Show that the tangent to the curve \(y = (x+k)^2\) at the point where \(x = 2k\) is \[ y + 3k^2 = 6kx. \]

We have \(y = (x+k)^2 = x^2+2kx+k^2\), and so \(\dfrac{dy}{dx}= y' = 2x + 2k\). (If you know the chain rule, you can alternatively use this here.)

This tells us that when \(x = 2k, y = 9k^2\), and \(y' = 6k\). So the gradient of the tangent is \(6k\).

We can write the equation of the tangent as \(y = 6kx+c\), and we know that the point \((2k, 9k^2)\) is on the line, so \[9k^2 = 12k^2 +c \implies c = -3k^2 .\]

Thus the equation is \(y = 6kx - 3k^2\) or, after rearranging, \[\begin{equation}\label{eq:given-form-for-tangent} y + 3k^2 = 6kx, \end{equation}\]

as required.

This tangent meets the \(x\)-axis at \(P\) and the \(y\)-axis at \(Q\). The mid-point of \(PQ\) is \(M\).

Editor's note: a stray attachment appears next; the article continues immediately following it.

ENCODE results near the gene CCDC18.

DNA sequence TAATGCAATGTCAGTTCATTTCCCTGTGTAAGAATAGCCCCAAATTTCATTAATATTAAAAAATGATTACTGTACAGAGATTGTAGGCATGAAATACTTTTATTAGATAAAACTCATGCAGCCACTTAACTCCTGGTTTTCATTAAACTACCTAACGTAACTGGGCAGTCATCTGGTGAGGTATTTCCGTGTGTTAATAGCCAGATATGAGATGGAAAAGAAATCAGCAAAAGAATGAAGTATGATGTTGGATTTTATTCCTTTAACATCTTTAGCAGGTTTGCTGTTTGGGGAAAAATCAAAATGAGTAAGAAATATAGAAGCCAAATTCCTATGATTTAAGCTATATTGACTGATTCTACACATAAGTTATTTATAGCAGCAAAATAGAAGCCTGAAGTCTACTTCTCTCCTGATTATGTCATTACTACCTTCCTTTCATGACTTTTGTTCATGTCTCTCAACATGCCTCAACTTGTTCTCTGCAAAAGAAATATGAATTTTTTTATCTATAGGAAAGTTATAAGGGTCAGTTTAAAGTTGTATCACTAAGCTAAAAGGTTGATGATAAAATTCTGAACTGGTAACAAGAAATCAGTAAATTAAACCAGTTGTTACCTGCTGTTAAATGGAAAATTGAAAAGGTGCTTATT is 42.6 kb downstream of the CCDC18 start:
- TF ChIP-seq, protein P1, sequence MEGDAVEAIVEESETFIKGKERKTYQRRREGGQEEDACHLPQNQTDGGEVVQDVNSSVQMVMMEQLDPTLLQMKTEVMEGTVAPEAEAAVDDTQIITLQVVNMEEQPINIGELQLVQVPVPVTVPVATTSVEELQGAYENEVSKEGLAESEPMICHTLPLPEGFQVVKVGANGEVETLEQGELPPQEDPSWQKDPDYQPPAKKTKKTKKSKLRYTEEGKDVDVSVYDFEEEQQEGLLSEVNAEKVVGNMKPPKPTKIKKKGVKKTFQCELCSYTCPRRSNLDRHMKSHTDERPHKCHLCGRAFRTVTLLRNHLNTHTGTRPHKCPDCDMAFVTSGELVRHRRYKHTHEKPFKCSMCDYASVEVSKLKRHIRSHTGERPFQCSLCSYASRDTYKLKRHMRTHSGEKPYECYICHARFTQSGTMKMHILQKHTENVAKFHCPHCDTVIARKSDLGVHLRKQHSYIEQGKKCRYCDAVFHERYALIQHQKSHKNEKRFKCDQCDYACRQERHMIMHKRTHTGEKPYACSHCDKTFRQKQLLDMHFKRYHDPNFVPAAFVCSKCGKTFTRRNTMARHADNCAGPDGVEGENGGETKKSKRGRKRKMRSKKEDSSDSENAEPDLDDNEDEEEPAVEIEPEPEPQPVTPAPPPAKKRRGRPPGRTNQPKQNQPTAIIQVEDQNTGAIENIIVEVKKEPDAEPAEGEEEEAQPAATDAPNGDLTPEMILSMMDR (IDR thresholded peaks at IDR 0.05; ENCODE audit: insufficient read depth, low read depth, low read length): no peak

Find the co-ordinates of \(M\) in terms of \(k\) and hence deduce the equation of the locus of \(M\) as \(k\) varies.

From \(\eqref{eq:given-form-for-tangent}\), the coordinates of \(Q\) are just \((0,-3k^2)\). Similarly, the \(x\)-coordinate of \(P\) is given by \[0 = 6kx - 3k^2,\] and so \(x = \dfrac{k}{2}\). Thus, the coordinates of \(P\) are \(\left( \dfrac{k}{2}, 0 \right)\).

The midpoint of the line segment \(PQ\) is thus \[\left(\dfrac{0+k/2}{2}, \dfrac{-3k^2+0}{2} \right) = \left( \dfrac{k}{4}, -\dfrac{3k^2}{2} \right).\]

To find the locus of \(M\), we need to eliminate \(k\) here. So if \((x,y)\) is on the locus of \(M\), \[x = \dfrac{k}{4} \implies k = 4x,\quad y = -\dfrac{3k^2}{2} \implies y = -24x^2.\]

Now we have the locus of \(M\) as \(k\) varies; a vertex-up parabola, with its maximum at the origin. You can observe the locus in the following applet by varying \(k\).